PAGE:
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Six sins that make drought invincible

18 Comments
May 31, 2012 | From the print edition

droughtIt’s drought time again. Nothing new in this announcement. Each year, first we have crippling droughts between December and June, and then devastating floods in the next few months. It’s a cycle of despair, which is more or less predictable. But this is not an inevitable cycle of nature we must live with. These droughts and floods are man-made, caused by deliberate neglect and designed failure of the way we manage water and land. What we must note with concern is that these “natural” disasters are growing in intensity and ferocity. That is why we must ask why we are still so badly hit when for years we have been doing everything to drought-proof our agriculture and economy.

This year, large parts of Maharashtra are hit by a severe drought. People are thirsty, crops are lost and livestock abandoned. Remember, it is the loss of this asset, which turns seasonal devastation into long-term destitution. The chief minister wants money for relief; the opposition wants to score points. But in spite of programmes, plans and money, we are not moving towards any real solution to this scarcity. Why?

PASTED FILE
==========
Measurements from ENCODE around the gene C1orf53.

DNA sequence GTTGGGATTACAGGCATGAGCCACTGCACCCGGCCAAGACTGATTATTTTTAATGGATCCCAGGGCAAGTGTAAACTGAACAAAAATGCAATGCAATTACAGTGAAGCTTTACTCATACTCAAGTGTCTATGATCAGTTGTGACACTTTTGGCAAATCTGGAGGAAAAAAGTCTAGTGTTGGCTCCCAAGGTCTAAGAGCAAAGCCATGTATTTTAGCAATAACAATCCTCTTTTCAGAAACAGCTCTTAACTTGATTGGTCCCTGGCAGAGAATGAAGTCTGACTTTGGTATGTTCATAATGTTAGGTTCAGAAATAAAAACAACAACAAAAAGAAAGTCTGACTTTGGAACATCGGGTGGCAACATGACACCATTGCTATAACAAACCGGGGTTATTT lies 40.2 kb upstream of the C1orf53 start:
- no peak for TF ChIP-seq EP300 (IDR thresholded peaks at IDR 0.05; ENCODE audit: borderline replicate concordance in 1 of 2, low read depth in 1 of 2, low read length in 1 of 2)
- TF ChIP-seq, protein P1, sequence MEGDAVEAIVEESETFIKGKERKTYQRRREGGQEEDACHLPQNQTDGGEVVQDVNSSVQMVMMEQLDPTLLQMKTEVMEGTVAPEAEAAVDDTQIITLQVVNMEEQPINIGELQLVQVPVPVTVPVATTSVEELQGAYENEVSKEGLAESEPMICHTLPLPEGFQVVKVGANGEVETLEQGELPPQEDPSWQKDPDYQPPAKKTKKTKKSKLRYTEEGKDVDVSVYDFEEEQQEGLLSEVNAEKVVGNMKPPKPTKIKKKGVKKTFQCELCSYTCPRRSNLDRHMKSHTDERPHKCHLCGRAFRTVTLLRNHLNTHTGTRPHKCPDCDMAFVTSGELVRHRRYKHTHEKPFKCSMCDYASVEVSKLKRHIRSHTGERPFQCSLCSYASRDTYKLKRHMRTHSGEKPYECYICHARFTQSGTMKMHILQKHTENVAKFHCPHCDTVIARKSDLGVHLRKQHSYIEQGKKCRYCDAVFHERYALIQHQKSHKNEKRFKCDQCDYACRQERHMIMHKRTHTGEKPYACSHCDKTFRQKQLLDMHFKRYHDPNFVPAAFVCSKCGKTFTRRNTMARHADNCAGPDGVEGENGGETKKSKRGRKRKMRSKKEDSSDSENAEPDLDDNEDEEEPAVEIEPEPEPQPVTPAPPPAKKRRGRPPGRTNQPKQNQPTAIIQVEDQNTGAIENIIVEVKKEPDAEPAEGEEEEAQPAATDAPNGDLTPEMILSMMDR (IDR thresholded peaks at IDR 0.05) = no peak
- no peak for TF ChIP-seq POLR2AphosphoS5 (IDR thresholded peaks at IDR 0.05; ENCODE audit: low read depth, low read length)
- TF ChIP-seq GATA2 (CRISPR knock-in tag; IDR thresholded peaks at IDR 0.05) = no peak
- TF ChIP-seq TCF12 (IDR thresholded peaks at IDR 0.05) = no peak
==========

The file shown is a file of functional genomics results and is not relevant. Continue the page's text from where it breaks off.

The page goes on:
Why when Maharashtra has had the longest programme for drought relief in the country? It was in the 1970s, when the state was similarly afflicted, that it devised the employment guarantee Act. It guaranteed work close to where people lived so that they are not forced to migrate. As the scheme was to check migration, city dwellers and professionals paid for it. Over time, the state government improvised and put the drought relief money in works that provided relief against drought such as building check dams and percolation ponds and conserving soil. The scheme was abandoned once its successor—Centrally sponsored National Employment Guarantee Programme—was launched in mid-2000s. But the work continues.